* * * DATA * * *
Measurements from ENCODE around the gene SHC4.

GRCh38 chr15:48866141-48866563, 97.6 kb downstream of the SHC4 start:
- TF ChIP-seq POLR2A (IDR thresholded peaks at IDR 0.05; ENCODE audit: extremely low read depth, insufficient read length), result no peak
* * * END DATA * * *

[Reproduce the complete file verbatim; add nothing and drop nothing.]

Measurements from ENCODE around the gene SHC4.

GRCh38 chr15:48866141-48866563, 97.6 kb downstream of the SHC4 start:
- TF ChIP-seq POLR2A (IDR thresholded peaks at IDR 0.05; ENCODE audit: extremely low read depth, insufficient read length), result no peak